Juvenile myelomonocytic leukemia (JMML) is an aggressive myeloproliferative neoplasia that lacks effective targeted chemotherapies. Clinically, JMML manifests as monocytic leukocytosis, splenomegaly with consequential thrombocytopenia. Most commonly, patients have gain-of-function (GOF) oncogenic mutations in PTPN11 (SHP2), leading to Erk and Akt hyperactivation. Mechanism(s) involved in co-regulation of Erk and Akt in the context of GOF SHP2 are poorly understood. Here, we show that Bruton's tyrosine kinase (BTK) is hyperphosphorylated in GOF Shp2-bearing cells and utilizes B cell adaptor for PI3K to cooperate with p110δ, the catalytic subunit of PI3K. Dual inhibition of BTK and p110δ reduces the activation of both Erk and Akt. In vivo, individual targeting of BTK or p110δ in a mouse model of human JMML equally reduces monocytosis and splenomegaly; however, the combined treatment results in a more robust inhibition and uniquely rescues anemia and thrombocytopenia. RNA-seq analysis of drug-treated mice showed a profound reduction in the expression of genes associated with leukemic cell migration and inflammation, leading to correction in the infiltration of leukemic cells in the lung, liver, and spleen. Remarkably, in a patient derived xenograft model of JMML, leukemia-initiating stem and progenitor cells were potently inhibited in response to the dual drug treatment.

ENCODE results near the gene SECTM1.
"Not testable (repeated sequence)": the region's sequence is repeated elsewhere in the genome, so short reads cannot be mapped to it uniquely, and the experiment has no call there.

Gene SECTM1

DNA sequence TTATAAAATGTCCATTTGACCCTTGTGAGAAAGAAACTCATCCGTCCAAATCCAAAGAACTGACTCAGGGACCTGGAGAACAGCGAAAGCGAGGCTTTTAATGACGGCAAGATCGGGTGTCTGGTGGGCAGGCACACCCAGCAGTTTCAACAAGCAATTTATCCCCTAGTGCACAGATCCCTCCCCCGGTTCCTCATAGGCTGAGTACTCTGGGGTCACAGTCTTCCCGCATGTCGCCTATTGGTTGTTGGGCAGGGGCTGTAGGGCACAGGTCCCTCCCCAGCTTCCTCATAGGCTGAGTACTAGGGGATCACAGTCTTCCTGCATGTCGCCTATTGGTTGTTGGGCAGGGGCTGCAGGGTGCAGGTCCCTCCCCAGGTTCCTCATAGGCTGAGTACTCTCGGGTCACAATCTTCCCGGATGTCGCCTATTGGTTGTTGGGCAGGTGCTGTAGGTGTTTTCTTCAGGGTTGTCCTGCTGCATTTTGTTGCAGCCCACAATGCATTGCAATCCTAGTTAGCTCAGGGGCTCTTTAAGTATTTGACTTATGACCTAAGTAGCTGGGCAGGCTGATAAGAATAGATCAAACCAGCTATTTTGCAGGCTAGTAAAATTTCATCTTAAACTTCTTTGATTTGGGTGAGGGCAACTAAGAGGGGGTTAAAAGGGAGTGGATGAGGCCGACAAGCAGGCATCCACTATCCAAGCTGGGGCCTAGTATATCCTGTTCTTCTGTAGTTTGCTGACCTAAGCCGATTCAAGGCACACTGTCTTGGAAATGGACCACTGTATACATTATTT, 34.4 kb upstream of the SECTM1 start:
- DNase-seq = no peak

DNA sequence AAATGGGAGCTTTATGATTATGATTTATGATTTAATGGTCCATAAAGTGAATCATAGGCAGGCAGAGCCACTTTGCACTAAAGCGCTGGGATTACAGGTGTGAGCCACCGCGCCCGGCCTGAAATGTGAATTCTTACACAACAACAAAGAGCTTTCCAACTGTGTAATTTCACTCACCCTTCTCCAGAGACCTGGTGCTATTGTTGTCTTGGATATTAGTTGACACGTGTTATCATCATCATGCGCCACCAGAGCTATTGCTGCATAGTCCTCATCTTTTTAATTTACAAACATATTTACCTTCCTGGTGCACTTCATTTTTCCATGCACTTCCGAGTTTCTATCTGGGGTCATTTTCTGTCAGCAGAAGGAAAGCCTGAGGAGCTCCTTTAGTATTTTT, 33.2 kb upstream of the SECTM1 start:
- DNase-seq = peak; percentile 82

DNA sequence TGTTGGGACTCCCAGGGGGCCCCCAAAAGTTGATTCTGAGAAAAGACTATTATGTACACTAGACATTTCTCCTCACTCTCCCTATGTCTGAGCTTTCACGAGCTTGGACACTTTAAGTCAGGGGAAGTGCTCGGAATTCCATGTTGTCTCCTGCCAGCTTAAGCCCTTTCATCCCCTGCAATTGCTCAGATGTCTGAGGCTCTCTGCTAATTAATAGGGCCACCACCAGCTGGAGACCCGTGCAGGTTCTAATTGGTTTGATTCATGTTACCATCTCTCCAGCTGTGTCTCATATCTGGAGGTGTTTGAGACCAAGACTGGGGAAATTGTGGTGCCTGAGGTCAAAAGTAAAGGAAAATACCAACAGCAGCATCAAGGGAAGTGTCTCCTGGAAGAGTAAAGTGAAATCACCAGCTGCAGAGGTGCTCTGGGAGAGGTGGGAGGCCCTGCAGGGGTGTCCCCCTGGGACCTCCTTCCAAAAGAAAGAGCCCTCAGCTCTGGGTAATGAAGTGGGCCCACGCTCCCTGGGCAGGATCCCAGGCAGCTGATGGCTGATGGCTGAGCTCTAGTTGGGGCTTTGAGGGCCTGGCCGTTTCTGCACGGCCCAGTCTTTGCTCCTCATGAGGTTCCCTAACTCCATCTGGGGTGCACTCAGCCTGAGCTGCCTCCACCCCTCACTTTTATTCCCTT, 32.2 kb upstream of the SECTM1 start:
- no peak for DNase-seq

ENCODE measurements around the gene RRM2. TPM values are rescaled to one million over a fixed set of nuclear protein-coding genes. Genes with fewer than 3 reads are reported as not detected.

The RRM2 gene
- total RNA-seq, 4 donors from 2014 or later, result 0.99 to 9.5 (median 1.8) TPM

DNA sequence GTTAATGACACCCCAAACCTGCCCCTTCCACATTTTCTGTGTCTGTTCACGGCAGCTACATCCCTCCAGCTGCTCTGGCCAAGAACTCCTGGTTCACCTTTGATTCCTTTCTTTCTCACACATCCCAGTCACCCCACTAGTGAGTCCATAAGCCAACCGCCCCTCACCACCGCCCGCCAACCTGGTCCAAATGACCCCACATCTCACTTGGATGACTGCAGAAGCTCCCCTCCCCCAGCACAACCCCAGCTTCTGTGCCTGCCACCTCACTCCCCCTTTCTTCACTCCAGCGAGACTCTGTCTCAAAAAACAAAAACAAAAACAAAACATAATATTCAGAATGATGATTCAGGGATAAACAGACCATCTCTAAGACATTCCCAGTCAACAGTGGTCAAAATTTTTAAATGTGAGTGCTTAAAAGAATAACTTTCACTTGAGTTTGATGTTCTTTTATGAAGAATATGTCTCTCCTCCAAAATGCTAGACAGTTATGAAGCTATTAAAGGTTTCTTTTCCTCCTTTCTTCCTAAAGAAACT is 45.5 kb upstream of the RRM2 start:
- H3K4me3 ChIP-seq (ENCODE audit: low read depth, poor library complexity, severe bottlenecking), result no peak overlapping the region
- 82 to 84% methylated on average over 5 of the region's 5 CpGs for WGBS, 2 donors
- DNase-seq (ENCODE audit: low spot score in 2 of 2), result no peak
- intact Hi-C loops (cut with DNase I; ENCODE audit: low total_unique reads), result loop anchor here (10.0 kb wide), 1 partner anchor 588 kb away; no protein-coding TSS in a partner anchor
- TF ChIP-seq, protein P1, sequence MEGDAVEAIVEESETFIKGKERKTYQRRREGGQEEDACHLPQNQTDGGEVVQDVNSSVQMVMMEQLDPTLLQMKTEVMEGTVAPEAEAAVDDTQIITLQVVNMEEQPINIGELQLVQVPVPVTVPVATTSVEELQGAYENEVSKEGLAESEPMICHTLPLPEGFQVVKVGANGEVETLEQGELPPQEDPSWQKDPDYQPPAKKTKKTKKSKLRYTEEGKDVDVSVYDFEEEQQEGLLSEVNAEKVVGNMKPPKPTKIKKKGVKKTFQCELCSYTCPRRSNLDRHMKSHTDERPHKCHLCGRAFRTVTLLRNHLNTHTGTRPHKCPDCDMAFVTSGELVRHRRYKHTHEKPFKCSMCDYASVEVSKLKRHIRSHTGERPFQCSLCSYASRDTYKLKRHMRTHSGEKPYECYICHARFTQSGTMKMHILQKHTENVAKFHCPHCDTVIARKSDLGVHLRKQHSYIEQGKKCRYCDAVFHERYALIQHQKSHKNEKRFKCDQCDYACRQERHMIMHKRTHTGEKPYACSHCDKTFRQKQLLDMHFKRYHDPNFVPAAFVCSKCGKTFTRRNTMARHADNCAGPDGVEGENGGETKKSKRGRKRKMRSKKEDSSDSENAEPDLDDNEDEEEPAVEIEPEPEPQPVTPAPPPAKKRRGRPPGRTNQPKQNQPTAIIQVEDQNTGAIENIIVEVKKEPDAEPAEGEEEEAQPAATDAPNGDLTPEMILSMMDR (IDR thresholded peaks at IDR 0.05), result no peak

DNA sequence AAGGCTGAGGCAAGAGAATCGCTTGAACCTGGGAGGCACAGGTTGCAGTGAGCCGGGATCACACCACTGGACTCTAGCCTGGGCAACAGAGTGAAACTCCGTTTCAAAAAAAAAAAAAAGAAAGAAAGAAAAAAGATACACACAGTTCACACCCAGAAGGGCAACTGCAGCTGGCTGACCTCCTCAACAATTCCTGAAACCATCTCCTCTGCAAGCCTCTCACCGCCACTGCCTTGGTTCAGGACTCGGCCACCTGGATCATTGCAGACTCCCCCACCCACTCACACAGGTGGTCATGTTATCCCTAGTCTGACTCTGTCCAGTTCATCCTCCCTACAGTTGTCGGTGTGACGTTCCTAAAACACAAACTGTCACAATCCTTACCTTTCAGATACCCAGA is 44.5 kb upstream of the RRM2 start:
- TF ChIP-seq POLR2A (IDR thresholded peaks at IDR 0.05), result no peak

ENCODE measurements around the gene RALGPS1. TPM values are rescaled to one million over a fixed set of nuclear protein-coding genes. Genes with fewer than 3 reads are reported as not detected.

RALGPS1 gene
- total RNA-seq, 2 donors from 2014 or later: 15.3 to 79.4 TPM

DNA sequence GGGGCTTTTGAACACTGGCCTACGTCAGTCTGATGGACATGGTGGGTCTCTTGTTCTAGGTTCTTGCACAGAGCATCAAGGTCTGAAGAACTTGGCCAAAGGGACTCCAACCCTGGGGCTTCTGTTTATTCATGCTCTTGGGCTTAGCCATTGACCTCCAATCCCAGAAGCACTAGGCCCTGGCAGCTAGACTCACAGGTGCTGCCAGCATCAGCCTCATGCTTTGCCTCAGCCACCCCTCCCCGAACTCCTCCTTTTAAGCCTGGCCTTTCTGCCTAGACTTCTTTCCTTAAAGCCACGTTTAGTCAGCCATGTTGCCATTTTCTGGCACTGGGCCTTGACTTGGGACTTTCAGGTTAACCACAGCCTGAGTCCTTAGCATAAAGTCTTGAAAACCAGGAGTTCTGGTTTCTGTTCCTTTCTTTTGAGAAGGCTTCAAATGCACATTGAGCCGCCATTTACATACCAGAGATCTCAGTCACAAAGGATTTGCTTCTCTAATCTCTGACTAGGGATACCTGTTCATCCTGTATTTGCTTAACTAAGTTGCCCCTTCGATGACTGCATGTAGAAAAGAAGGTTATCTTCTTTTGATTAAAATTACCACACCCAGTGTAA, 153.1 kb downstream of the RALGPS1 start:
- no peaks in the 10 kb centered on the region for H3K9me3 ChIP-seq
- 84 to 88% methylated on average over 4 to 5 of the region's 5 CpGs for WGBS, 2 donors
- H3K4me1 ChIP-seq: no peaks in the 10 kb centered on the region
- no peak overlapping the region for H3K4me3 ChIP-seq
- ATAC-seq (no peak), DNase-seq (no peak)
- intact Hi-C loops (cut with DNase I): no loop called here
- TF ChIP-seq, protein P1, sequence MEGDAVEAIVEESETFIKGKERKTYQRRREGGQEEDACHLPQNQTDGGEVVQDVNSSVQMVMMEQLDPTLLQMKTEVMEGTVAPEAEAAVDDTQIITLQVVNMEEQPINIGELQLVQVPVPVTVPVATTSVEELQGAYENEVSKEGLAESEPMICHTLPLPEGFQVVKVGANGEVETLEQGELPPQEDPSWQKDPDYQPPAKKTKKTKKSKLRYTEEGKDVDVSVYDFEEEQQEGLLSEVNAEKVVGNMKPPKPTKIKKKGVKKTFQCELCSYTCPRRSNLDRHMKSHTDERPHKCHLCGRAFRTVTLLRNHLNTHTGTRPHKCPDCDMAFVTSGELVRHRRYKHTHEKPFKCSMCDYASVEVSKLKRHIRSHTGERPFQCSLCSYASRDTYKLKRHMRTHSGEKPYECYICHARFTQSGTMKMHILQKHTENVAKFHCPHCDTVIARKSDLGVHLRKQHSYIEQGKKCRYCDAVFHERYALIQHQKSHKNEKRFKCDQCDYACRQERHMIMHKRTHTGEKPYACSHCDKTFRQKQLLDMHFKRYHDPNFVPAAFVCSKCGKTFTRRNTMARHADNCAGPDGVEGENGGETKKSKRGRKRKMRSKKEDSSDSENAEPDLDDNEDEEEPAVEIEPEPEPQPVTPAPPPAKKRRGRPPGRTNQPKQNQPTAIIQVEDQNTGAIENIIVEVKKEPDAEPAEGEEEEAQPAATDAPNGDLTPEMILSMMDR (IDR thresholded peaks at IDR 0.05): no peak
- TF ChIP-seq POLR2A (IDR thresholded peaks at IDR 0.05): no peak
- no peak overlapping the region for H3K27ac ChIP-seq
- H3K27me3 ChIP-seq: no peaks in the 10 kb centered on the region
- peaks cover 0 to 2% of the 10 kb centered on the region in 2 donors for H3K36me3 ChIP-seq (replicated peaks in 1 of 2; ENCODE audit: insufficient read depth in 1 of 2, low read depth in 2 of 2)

Keywords: BTK; JMML; PI3K-p110δ; Thromobocytopenia; anemia; leukemia; monocytosis.
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